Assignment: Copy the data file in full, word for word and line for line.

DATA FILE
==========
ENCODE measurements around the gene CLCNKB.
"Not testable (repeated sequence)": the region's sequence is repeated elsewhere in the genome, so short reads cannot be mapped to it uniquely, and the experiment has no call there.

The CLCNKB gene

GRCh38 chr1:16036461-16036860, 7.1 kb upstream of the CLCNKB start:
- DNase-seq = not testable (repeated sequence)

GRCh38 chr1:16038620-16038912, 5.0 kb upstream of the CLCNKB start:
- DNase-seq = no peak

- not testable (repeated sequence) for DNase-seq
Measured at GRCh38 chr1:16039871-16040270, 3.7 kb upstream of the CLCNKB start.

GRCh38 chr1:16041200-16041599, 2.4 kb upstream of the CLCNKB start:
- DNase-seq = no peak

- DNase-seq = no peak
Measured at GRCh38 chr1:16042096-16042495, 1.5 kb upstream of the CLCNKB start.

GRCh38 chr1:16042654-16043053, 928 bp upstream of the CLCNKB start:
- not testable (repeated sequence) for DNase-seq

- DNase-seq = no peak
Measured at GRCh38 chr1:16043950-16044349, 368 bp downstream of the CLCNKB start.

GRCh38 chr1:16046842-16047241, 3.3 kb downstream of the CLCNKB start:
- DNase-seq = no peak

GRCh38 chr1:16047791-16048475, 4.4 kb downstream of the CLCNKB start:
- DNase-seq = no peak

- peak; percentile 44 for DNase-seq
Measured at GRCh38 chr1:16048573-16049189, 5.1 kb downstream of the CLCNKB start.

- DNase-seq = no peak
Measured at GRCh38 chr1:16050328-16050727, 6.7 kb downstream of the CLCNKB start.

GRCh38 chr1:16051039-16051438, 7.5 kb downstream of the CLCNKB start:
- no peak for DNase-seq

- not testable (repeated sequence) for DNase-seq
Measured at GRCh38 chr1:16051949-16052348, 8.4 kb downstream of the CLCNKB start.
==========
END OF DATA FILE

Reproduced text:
ENCODE measurements around the gene CLCNKB.
"Not testable (repeated sequence)": the region's sequence is repeated elsewhere in the genome, so short reads cannot be mapped to it uniquely, and the experiment has no call there.

The CLCNKB gene

GRCh38 chr1:16036461-16036860, 7.1 kb upstream of the CLCNKB start:
- DNase-seq = not testable (repeated sequence)

GRCh38 chr1:16038620-16038912, 5.0 kb upstream of the CLCNKB start:
- DNase-seq = no peak

- not testable (repeated sequence) for DNase-seq
Measured at GRCh38 chr1:16039871-16040270, 3.7 kb upstream of the CLCNKB start.

GRCh38 chr1:16041200-16041599, 2.4 kb upstream of the CLCNKB start:
- DNase-seq = no peak

- DNase-seq = no peak
Measured at GRCh38 chr1:16042096-16042495, 1.5 kb upstream of the CLCNKB start.

GRCh38 chr1:16042654-16043053, 928 bp upstream of the CLCNKB start:
- not testable (repeated sequence) for DNase-seq

- DNase-seq = no peak
Measured at GRCh38 chr1:16043950-16044349, 368 bp downstream of the CLCNKB start.

GRCh38 chr1:16046842-16047241, 3.3 kb downstream of the CLCNKB start:
- DNase-seq = no peak

GRCh38 chr1:16047791-16048475, 4.4 kb downstream of the CLCNKB start:
- DNase-seq = no peak

- peak; percentile 44 for DNase-seq
Measured at GRCh38 chr1:16048573-16049189, 5.1 kb downstream of the CLCNKB start.

- DNase-seq = no peak
Measured at GRCh38 chr1:16050328-16050727, 6.7 kb downstream of the CLCNKB start.

GRCh38 chr1:16051039-16051438, 7.5 kb downstream of the CLCNKB start:
- no peak for DNase-seq

- not testable (repeated sequence) for DNase-seq
Measured at GRCh38 chr1:16051949-16052348, 8.4 kb downstream of the CLCNKB start.